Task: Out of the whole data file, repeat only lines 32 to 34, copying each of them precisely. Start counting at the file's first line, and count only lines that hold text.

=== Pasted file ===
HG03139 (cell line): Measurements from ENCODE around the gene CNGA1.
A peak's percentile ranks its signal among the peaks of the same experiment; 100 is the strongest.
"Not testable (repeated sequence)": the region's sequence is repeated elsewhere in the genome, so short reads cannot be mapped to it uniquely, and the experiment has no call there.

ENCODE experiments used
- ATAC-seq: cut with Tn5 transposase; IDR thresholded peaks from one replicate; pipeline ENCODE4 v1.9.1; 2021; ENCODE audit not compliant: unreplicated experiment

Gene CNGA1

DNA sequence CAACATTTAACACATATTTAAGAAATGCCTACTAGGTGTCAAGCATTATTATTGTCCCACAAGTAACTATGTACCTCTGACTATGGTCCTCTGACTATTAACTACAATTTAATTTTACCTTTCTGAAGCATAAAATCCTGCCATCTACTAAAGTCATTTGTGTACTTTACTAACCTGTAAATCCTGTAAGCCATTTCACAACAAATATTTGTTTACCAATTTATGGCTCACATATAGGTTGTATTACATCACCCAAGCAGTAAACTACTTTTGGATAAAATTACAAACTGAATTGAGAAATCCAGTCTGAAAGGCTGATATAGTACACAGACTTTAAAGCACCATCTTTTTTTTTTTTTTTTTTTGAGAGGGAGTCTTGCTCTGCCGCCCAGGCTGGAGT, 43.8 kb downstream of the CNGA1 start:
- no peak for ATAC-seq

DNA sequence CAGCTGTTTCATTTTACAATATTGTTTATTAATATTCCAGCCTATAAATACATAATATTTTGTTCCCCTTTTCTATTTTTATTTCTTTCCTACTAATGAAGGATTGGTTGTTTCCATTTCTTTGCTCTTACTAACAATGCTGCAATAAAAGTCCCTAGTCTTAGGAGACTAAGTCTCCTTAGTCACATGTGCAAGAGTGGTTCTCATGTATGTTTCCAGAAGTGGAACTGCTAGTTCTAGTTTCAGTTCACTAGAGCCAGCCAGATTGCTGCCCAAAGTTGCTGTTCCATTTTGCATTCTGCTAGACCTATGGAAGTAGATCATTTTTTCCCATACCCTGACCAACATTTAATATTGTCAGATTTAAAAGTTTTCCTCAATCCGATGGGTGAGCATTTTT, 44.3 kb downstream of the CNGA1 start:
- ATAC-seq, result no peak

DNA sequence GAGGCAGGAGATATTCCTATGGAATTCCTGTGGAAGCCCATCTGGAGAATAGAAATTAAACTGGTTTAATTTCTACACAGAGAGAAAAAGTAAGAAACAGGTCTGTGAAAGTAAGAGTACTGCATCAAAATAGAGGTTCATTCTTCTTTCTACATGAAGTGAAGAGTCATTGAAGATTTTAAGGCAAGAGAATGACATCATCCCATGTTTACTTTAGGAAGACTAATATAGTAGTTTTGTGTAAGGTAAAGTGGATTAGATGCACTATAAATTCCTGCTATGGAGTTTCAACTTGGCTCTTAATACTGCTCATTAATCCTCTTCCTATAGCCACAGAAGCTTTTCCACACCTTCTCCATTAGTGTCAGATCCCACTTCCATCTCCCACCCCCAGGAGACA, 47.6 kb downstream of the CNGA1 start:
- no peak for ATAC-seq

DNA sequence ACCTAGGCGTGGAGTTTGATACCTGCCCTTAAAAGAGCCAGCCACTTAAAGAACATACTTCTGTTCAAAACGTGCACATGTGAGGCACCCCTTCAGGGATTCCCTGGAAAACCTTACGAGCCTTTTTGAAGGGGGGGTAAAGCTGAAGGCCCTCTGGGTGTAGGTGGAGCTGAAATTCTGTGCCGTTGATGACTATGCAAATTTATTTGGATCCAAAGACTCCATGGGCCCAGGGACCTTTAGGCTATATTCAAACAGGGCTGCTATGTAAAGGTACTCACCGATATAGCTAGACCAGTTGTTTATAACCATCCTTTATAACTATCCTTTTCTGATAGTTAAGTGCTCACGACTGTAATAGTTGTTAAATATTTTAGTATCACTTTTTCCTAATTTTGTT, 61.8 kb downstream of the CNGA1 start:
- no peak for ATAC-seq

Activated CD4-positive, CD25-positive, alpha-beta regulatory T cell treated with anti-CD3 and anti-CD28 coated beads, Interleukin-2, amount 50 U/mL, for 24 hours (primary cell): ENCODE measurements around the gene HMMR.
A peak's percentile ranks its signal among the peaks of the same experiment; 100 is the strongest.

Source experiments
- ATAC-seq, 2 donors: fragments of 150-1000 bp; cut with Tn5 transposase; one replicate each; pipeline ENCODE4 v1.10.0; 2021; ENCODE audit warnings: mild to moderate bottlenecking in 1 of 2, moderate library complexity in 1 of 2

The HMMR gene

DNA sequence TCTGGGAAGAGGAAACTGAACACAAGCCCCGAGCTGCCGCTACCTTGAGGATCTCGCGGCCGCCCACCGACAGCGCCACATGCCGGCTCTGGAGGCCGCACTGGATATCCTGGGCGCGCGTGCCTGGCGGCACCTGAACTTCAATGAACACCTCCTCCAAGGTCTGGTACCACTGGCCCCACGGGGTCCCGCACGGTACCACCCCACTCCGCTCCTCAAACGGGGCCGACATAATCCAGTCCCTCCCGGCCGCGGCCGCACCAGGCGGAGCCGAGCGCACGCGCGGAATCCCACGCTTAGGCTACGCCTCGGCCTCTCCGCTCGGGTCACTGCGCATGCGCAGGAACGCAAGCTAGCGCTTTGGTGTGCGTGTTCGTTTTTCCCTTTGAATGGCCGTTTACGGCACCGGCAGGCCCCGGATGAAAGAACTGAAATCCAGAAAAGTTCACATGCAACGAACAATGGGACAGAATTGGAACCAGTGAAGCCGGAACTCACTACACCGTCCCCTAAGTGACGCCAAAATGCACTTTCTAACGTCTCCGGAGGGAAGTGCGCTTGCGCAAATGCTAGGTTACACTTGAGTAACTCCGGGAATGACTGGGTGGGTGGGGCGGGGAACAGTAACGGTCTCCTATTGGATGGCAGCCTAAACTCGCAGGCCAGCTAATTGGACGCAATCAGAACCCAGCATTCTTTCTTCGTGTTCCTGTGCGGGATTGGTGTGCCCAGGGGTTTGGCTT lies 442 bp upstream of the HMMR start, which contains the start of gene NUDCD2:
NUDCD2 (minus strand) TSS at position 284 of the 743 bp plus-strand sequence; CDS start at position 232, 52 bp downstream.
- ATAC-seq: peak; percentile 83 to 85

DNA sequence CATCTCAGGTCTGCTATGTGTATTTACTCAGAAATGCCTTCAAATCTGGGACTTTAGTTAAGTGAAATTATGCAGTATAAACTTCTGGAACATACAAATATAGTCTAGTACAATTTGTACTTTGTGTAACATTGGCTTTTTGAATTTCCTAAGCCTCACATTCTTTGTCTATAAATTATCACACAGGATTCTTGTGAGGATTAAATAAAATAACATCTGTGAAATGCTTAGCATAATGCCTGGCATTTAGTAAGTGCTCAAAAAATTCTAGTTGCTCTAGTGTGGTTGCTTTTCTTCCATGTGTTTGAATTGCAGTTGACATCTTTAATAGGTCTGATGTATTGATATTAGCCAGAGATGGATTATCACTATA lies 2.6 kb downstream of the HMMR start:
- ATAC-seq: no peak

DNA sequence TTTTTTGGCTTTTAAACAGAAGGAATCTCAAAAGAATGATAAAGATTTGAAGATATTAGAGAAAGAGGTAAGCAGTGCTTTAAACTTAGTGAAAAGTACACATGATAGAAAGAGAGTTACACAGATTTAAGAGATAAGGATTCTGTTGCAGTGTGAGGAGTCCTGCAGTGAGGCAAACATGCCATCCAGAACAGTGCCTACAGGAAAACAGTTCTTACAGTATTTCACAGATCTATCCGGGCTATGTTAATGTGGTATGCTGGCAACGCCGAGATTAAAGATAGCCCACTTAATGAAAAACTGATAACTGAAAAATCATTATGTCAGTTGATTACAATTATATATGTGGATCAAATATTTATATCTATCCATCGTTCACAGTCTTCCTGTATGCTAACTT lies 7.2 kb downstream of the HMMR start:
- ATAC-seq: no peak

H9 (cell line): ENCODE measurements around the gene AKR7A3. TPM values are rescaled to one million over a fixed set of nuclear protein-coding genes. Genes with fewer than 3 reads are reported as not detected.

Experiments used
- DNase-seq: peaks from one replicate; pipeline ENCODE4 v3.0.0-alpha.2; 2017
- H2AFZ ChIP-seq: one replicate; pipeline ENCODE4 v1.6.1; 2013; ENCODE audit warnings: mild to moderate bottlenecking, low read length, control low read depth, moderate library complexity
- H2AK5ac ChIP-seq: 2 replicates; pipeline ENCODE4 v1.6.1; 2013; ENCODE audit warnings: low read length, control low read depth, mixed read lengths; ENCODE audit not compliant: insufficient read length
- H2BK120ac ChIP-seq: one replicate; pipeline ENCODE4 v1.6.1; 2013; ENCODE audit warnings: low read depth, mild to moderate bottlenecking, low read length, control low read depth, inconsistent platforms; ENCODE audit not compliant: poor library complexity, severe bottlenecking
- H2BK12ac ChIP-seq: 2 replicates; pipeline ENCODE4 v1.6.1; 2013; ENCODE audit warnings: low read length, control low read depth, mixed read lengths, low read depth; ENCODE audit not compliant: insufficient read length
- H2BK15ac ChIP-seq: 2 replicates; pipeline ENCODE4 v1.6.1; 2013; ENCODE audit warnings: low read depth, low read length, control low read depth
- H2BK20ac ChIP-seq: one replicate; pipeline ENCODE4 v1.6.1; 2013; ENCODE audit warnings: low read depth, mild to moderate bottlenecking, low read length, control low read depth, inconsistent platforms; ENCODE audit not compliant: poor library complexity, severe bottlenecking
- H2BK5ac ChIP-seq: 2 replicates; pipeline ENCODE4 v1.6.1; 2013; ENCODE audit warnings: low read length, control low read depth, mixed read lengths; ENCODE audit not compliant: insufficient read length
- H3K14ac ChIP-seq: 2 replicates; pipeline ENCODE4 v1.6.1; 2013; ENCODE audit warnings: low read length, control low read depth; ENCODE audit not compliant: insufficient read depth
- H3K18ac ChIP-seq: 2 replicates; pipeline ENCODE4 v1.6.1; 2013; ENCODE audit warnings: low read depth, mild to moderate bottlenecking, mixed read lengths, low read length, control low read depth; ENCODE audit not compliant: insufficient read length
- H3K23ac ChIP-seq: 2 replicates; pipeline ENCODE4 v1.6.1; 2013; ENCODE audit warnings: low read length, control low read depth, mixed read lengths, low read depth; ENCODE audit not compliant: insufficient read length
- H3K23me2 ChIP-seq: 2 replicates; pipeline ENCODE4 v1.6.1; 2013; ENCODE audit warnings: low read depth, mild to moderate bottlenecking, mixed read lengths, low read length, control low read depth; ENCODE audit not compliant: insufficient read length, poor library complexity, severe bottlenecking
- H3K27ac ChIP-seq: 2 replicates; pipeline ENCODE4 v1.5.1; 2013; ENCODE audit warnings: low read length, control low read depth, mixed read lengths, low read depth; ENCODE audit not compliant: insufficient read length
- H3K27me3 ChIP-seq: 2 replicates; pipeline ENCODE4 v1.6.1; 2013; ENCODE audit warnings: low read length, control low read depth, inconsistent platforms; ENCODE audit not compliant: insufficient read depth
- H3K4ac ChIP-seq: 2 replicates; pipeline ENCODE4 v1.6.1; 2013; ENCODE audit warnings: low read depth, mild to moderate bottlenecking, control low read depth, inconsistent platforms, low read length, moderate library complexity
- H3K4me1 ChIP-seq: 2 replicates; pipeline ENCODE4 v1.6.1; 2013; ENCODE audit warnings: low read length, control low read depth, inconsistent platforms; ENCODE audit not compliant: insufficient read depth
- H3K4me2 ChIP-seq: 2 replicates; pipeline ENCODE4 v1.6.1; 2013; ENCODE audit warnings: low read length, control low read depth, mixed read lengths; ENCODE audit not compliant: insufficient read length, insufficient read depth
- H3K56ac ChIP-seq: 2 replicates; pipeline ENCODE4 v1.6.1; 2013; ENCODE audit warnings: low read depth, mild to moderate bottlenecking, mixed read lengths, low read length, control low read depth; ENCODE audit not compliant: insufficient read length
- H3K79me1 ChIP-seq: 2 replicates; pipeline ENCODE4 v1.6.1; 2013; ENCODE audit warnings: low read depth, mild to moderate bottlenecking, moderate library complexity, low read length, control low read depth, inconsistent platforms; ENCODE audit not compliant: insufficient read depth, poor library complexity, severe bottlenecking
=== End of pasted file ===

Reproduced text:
- H2BK120ac ChIP-seq: one replicate; pipeline ENCODE4 v1.6.1; 2013; ENCODE audit warnings: low read depth, mild to moderate bottlenecking, low read length, control low read depth, inconsistent platforms; ENCODE audit not compliant: poor library complexity, severe bottlenecking
- H2BK12ac ChIP-seq: 2 replicates; pipeline ENCODE4 v1.6.1; 2013; ENCODE audit warnings: low read length, control low read depth, mixed read lengths, low read depth; ENCODE audit not compliant: insufficient read length
- H2BK15ac ChIP-seq: 2 replicates; pipeline ENCODE4 v1.6.1; 2013; ENCODE audit warnings: low read depth, low read length, control low read depth